Taiwan Begins Recovery From Quake as TSMC Resumes Production

Taiwan Begins Recovery From Quake as TSMC Resumes Production - Merchant Navy Info - News

Taiwan’s semiconductor industry resumed operations. Rescue workers worked to free injured and trapped residents. As the island began to recover from its worst Quake in 25 years. Taiwan Semiconductor Manufacturing Co., Ltd. A leading manufacturer of advanced chips for Apple. And Nvidia announced it would resume production within 24 hours after evacuating employees and suspending operations. The company said there was no damage to its main chip manufacturing facilities. This statement was reinforced on Thursday. News that most operations had resumed from the Tainan Science Park, where many of these advanced chips are manufactured.

Taiwan’s technological advances appear to have caused damage and casualties. Relatively low after a magnitude 7.4 earthquake struck the island’s east coast early Wednesday morning. After the 1999 Quake that killed more than 2,400 people, the government revised building codes and other regulations. The full extent of the damage caused by this earthquake is not yet clear. But the latest statistics show that nine people died and more than 1,000 people were injured. As of Thursday afternoon, 642 people were still trapped or cut off. From the route due to road closures and debris, the government said.

Role in Economy

Taiwan plays a major role in the global economy as Taiwanese companies. Produce semiconductors that power technologies such as artificial intelligence, smartphones, and electric vehicles. Under TSMC’s leadership, domestic companies produce an estimated 80-90% of top-tier chips. Taiwan’s largest semiconductor maker said late Wednesday that it had restarted 70 to 80 percent. Of its machines within 10 hours of the earthquake. The most expensive piece of equipment is an extreme ultraviolet machine from ASML Holding NV. Which is used to develop his latest iPhone processors and his Nvidia chips for training AI models such as ChatGPT

TSMC said in a statement late Wednesday that “there is no damage to our critical tools. Including all of our extreme ultraviolet lithography tools.” A small number of tools were damaged at some facilities. However, the company said it is utilizing all available resources to ensure a complete recovery. Quake reminds 4% of the global GDP of risks to Taiwan. Smaller United Microelectronics Corporation also plans to resume normal operations. And deliveries and says the quake will not significantly impact its operations. UMC has shut down some machinery at some factories and evacuated some facilities. At its bases in  Hsinchu City and Tainan City. TSMC subsidiary Vanguard International Semiconductor Co. said it was restarting production in stages, with about 80% of its machines back in operation by noon Thursday. The island market was closed on Thursday as it was a public holiday.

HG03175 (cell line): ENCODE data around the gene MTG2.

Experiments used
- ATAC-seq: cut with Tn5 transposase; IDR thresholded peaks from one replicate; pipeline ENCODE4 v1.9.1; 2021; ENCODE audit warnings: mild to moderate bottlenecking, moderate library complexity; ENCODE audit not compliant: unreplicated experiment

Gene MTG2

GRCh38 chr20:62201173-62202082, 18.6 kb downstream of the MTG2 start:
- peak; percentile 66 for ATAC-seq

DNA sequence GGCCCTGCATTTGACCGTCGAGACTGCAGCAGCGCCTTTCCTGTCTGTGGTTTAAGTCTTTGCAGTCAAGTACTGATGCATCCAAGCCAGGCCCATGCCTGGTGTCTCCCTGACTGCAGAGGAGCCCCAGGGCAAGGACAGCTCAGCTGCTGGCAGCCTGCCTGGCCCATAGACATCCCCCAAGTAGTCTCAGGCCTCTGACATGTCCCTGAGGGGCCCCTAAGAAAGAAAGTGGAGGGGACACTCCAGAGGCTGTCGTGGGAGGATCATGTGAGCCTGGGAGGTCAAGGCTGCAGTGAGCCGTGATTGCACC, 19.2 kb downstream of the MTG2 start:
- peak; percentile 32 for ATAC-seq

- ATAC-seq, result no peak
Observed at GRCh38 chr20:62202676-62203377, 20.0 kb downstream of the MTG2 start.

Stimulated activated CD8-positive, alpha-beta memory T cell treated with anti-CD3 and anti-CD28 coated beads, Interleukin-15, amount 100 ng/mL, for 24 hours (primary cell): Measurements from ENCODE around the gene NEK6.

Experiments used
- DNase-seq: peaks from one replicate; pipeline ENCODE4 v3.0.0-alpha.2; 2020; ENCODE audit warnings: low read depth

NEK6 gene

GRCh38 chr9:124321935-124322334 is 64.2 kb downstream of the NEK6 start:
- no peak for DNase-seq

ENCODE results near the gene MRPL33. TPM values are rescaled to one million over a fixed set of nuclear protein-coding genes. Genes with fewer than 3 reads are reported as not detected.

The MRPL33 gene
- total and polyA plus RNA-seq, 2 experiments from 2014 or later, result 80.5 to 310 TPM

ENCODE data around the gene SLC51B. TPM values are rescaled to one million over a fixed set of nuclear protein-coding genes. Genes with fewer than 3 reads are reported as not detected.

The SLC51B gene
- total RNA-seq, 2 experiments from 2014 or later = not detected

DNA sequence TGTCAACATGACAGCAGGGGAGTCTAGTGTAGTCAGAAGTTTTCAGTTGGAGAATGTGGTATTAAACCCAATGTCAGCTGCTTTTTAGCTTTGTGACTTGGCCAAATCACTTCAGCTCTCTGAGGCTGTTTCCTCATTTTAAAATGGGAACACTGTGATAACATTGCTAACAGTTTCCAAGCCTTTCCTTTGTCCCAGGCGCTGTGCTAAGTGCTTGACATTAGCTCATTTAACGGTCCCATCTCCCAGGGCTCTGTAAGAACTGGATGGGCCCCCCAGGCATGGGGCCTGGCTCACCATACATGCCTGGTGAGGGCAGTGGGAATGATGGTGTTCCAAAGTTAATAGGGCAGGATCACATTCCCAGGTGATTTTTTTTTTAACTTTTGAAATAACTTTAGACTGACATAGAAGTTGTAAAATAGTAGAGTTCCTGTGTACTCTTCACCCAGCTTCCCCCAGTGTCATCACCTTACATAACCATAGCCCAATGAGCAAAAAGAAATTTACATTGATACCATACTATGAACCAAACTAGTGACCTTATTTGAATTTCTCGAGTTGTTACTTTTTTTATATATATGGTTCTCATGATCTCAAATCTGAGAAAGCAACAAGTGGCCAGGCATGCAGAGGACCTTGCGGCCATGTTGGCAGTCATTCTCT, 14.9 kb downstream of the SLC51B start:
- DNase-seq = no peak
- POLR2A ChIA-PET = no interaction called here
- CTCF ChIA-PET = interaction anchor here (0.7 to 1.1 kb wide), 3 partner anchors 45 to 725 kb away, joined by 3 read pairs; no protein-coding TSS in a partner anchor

Island Technology

Some of the island’s technology companies are still assessing damage from the earthquake, which destroyed dozens of buildings on the east side. Analysts at Barclays had warned that a production stoppage could disrupt production processes and require weeks of uninterrupted isolation in a vacuum. “Some high-end chips need to operate smoothly 24/7 for weeks in a vacuum,” analysts Bum Ki Son and Brian Tan wrote shortly after the quake.`Operation disruptions in northern Taiwan’s  industrial areas may impair production of some high-end chips.” However, damage assessments quickly turned optimistic. 

Analysts at Citigroup  said the impact on TSMC’s operations should be “manageable,” while analysts at Jefferies Financial Group said  downside risks should be “limited.“Fortunately, building regulations were completely revised after the disaster, and damage appears to be limited so far, even in the epicenter,” they wrote. Wu Yi-ming, professor of geosciences at National Taiwan University and team leader at the National Disaster Prevention Science and Technology Center, said the agency has developed a more sophisticated disaster response system in the past three to five years. This was very important as the island is vulnerable to seismic activity. “Taiwan is developing these technologies, and we have an advantage,” Wu said, adding that it would be even more difficult in regions without a strong technology industry.

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